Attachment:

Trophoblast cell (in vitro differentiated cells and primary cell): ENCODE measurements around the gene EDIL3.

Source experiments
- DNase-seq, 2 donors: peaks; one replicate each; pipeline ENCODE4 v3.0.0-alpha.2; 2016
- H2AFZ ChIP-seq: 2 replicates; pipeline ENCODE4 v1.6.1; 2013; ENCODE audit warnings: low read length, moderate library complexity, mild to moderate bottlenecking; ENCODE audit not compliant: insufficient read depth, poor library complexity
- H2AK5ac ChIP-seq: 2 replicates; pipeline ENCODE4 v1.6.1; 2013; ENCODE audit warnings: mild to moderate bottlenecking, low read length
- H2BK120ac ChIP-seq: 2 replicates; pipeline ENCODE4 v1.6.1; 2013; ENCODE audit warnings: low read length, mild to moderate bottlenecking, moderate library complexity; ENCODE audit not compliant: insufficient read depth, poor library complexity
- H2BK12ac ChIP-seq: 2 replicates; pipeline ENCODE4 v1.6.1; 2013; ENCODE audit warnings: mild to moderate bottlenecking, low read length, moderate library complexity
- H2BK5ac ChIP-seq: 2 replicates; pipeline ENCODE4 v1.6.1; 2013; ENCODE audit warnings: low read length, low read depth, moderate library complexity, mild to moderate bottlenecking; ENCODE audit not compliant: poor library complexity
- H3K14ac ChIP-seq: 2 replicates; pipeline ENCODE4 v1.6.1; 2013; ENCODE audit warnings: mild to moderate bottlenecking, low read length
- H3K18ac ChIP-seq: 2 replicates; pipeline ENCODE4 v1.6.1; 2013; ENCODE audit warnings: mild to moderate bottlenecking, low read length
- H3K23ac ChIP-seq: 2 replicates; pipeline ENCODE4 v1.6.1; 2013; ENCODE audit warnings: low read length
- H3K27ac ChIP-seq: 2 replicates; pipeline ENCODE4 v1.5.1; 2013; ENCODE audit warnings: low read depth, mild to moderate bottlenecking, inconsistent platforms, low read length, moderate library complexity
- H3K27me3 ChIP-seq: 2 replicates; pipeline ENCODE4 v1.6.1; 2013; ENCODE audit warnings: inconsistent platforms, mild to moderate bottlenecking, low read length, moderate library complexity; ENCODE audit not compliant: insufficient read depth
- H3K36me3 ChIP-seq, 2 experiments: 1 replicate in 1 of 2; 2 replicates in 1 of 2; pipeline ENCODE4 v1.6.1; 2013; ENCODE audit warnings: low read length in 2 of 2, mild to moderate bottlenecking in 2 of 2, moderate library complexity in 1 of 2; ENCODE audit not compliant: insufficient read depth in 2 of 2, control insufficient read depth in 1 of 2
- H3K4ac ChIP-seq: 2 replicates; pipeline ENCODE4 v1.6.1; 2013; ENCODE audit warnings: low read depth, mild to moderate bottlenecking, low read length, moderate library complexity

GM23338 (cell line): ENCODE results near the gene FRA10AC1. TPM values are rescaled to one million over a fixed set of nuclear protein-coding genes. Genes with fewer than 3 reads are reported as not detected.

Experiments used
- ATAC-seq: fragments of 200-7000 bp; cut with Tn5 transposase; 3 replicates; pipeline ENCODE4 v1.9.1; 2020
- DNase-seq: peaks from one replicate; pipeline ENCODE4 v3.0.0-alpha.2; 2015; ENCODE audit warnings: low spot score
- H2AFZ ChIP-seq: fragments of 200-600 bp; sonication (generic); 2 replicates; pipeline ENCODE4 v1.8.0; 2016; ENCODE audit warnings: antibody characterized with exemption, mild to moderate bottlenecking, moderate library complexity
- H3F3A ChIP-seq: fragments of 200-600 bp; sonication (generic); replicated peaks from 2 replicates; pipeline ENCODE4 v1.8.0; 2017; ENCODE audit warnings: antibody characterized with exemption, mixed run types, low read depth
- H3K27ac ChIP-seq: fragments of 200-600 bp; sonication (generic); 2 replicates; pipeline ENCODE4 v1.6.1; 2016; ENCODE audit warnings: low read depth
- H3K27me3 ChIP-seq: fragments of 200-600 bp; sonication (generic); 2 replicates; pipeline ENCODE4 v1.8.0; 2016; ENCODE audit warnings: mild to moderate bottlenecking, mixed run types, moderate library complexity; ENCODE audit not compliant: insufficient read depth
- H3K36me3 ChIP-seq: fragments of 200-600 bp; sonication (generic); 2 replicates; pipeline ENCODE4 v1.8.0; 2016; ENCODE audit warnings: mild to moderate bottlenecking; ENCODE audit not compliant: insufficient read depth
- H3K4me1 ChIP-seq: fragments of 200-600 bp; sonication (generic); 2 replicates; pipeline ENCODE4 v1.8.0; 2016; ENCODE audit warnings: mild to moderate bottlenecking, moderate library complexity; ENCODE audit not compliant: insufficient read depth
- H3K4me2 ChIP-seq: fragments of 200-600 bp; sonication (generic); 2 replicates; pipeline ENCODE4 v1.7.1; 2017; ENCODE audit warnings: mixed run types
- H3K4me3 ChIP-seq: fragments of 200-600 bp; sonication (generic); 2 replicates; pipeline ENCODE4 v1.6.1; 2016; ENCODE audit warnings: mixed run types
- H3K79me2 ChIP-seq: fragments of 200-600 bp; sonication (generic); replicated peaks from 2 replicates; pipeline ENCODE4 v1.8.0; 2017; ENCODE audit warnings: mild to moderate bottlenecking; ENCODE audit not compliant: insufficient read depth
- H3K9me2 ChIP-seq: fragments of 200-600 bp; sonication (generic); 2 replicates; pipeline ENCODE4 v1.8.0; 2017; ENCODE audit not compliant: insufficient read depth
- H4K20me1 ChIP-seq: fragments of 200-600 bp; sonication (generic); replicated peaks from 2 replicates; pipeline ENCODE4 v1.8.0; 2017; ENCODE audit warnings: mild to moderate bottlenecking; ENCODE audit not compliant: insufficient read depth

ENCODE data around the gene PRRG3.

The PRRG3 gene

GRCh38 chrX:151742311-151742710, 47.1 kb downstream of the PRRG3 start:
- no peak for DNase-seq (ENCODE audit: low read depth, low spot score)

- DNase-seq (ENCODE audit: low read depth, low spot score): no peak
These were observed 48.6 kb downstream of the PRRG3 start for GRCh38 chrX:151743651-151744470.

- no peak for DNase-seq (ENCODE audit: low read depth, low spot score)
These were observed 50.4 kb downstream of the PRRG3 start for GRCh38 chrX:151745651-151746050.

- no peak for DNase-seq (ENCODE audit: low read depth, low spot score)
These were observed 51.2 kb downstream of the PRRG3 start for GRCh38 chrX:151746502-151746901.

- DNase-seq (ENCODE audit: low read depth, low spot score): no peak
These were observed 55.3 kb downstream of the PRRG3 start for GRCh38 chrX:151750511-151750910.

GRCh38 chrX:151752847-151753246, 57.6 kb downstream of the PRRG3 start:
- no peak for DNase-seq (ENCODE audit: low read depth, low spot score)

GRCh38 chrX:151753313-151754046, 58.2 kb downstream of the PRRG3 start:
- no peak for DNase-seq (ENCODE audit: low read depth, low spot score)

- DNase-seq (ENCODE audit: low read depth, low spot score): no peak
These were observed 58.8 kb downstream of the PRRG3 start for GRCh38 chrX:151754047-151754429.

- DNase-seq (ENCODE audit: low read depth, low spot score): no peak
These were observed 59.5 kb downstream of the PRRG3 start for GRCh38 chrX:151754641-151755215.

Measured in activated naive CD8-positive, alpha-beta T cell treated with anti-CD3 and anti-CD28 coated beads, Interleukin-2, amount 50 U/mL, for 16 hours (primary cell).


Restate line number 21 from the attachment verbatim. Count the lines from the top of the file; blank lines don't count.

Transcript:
- H3F3A ChIP-seq: fragments of 200-600 bp; sonication (generic); replicated peaks from 2 replicates; pipeline ENCODE4 v1.8.0; 2017; ENCODE audit warnings: antibody characterized with exemption, mixed run types, low read depth